Beer for College Students vs. Pot for Patients


Ari Armstrong notes that Pete Coors, beermeister turned Republican senatorial candidate, believes in federalism when it comes to alcohol but not when it comes to marijuana. Go figure.

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  1. Well, 1/2 is better than 0/2, I guess. Right?

  2. 1/2 of a circuit is about as worthless as 0/2 if you’re trying to establish current flow.

  3. 1/2 of a circuit is about as worthless as 0/2 if you’re trying to establish current flow.

  4. D-oh! I’d settle for 1/2 of my last post though.

  5. Well of course. He might lose sales if pot’s as available as his swill.

  6. JC got it right. Has anyone heard the figures for how much money alcohol companies contribute to keep marijuana illegal?!?! It isn’t just Coors. They all know they would lose sales if pot became legal.

  7. I don’t think it’s anywhere near as simplistic as “Coors is against legalization because beer sales will go down”. First of all, most of my ex-pothead friends consumed vast quantities of beer and pot, so that dog doesn’t necessarily hunt.

    We all hang out in an insular community where legalization makes perfect rational sense. NEWSFLASH: Nobody but us lives there. The other 289 million people in the US genuinely believe that drugs are bad and beer isn’t (although I know some people that think Pete Coors and the Boys at Busch should be strung up from the nearest yardarm same as the local crack pusher).

    No matter how wrong their arguments are we aren’t going anywhere with this until we can convince a significant number of people to agree with us. And that just ain’t going to happen. Ever.

  8. I would think the pharmeceutical companies spend more than liquor companies, as they have higher initial costs for their products.

    The big question is: how much does Frito-Lay spend on legalization efforts?

  9. There is a difference, Jacob. A flat out ban on marijuana is arguably justified under the commerce clause, as legal marijuana in State A will severely undermine the ability of State B to keep the stuff out. The same argument could be made for exhuming National Prohibition, relying on a modern interpretation of the commerce clause rather than on a new 18th Amendment. However, it’s a very strained argument to say that Nebraska’s ability to enforce its 21-year drinking age would be severely hampered by Colorado lowering the age to 18, except maybe as to the three or four people who live on the state line.

  10. I agree with TWC’ first two points. I’ve said it before and I’ll say it again: it’s silly to focus on the perceived evil or hypocrisy of politicians who are just keeping the customer satisfied. Yeah, sure politicians are exploiting what their consituents want and maybe they have nefarious agendas of their own, but until we get some movement from the populace in general, few if any politicians with any chance of winning are gonna stick their neck out for a distinctly minority POV.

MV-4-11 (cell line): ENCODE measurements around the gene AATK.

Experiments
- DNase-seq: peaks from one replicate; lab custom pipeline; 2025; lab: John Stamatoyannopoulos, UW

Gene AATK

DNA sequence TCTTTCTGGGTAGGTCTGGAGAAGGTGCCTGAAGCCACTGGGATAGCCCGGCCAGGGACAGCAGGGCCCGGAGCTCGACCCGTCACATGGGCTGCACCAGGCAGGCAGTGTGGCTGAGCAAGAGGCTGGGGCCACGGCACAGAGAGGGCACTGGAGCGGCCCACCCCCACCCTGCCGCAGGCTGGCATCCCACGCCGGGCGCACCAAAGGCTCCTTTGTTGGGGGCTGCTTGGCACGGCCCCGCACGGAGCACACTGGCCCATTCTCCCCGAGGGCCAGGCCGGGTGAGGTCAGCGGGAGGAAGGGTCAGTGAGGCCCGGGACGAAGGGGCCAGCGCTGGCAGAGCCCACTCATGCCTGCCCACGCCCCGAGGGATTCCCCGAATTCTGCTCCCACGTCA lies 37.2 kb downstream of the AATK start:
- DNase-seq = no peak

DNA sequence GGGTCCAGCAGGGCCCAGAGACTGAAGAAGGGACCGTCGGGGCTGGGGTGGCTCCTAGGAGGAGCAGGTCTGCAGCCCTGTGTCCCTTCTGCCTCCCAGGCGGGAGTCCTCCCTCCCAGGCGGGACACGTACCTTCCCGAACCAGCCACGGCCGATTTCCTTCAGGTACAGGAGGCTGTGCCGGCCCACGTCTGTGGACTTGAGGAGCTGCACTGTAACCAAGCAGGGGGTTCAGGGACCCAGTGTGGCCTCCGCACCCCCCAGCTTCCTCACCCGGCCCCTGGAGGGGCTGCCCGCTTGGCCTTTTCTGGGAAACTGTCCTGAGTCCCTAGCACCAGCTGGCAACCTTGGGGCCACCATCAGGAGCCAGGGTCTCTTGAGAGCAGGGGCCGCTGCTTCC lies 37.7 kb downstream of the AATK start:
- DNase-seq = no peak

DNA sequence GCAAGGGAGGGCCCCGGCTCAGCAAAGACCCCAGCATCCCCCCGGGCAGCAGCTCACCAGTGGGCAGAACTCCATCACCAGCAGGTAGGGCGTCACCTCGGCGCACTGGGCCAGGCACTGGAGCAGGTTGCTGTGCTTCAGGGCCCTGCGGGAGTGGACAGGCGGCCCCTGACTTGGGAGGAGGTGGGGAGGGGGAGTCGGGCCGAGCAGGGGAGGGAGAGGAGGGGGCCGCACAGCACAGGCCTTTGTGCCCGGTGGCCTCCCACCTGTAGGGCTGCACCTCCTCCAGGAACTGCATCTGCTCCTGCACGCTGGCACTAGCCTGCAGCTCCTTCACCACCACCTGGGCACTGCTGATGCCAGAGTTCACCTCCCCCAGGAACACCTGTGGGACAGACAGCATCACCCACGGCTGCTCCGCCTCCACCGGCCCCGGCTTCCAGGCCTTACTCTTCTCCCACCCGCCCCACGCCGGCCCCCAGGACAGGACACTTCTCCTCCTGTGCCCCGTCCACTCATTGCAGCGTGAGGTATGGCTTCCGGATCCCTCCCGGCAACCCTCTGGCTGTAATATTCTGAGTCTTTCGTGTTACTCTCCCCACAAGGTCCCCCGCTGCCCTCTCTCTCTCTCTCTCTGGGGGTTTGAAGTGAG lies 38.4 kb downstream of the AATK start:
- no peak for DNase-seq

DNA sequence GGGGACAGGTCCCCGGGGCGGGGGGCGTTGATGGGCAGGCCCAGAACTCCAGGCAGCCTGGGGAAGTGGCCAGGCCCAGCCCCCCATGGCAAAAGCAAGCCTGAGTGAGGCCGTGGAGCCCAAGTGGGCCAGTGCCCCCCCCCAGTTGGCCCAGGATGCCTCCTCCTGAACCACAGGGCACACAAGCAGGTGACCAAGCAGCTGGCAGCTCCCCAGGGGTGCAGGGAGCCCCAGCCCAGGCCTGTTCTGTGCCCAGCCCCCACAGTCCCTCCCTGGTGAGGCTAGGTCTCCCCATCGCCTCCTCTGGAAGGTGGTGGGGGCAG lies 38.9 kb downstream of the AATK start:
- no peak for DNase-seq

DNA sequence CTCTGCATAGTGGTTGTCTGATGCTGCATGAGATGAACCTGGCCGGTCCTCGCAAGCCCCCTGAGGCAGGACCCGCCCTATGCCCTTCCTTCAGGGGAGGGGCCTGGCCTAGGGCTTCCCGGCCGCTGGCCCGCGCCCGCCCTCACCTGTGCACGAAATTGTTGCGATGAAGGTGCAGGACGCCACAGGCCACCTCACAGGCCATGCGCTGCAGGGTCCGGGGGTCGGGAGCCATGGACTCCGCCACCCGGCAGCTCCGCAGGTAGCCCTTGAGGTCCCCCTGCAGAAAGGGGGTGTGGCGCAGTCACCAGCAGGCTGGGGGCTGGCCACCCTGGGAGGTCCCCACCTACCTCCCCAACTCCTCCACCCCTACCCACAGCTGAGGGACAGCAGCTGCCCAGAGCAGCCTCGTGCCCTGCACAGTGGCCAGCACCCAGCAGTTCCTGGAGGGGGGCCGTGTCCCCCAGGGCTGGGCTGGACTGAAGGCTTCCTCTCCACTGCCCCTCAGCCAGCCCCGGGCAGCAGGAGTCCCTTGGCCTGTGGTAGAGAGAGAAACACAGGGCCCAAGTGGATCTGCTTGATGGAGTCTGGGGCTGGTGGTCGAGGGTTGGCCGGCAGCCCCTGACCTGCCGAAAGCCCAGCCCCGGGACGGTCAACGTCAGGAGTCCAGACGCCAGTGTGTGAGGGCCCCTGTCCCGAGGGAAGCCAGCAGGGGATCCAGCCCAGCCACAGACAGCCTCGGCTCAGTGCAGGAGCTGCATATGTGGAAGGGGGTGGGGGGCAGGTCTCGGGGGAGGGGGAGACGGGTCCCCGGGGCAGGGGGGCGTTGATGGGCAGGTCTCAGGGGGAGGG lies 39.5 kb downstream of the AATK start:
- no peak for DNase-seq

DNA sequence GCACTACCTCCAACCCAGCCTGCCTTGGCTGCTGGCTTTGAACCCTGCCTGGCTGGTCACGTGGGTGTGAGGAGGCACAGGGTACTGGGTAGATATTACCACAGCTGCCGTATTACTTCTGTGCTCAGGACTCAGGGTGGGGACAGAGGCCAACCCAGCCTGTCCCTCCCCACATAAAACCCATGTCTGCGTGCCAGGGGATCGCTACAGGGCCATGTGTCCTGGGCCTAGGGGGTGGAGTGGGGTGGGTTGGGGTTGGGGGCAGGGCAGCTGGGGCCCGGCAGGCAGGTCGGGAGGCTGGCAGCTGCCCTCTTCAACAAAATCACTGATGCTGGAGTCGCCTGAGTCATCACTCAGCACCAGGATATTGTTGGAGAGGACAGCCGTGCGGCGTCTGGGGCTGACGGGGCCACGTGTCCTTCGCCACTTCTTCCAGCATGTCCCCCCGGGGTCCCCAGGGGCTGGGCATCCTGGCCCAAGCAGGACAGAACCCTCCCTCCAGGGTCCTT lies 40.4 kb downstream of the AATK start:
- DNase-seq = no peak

That said, I think he’s overstating the case to say (or to claim to be able to say) that it ain’t gonna happen ever. Who knows, attitudes and popular memes change. True I ain’t holding my breath, but neither do I think it’s worthless to say what I think is right and hope it catches on.

  11. “We all hang out in an insular community where legalization makes perfect rational sense. NEWSFLASH: Nobody but us lives there. The other 289 million people in the US genuinely believe that drugs are bad and beer isn’t”

    That’s just not true, at least when the drug in question is marijuana. Check out the following poll from 2002:

    Over 1/3 of those surveyed favor legalization, over 3/4 favor at least decriminalization, and 4/5 favor legalized medical marijuana. And where comparison data is given, the 2002 results are considerably more favorable to decriminalization/legalization than 1980’s results.
    All of the other polls I’ve seen, including more recent polls, show more or less the same result. And there’s a steady, if not overwhelming, stream of ballot initiatives to decriminalize or legalize MJ that generally do fairly well, especially on medical MJ. I think there’s a trend toward more tolerance and I don’t see evidence of a reversal. It may not be happening as quickly as we’d like, but it’s happening.

  12. it is changing, or at least appears to be. however, i can’t say i have all that clear a view, as i live in a city where everyone seems to get high at least once in a while.

    but obviously the beer market would suffer somewhat if people had alternative mindblender choices. coors has a business interest in keeping it illegal, in addition to whatever philosophical reasons they may have.

  13. Is Pete Coors really concerned about competition in the recreational chemicals market, or is he just a right-wing asshole? There’s evidence to support both positions.

  14. Ditto Orrin Hatch and “Dietary Supplements”

  15. I’ll confess to the threadbare notion that MJ is a gateway drug long before I accept the idea that a hawker of liver-rotting swill has the best interests of America at heart.

  16. Pete Coors does have something to fear. All through highschool, I drank silver bullets like it was water. Once I started smoking pot in college, I spit that shit out and reached for a Sierra Nevada pale ale! Now I mock the domestic beer consumer, or more commonly known as a republican! 😉

  17. “I drank silver bullets like it was water.”

    You mean it’s not?

  18. Hel-LO! He running for the REPUBLICAN ticket. Even if he believed in legalization, if he were to start calling for it he’d lose all those lovely campaign money from the drug-warriors and JEEZ-us freaks.

    Follow the money.

  19. edit: …all that lovely…

  20. Coors makes all these:

    A couple of them sorta like beer.


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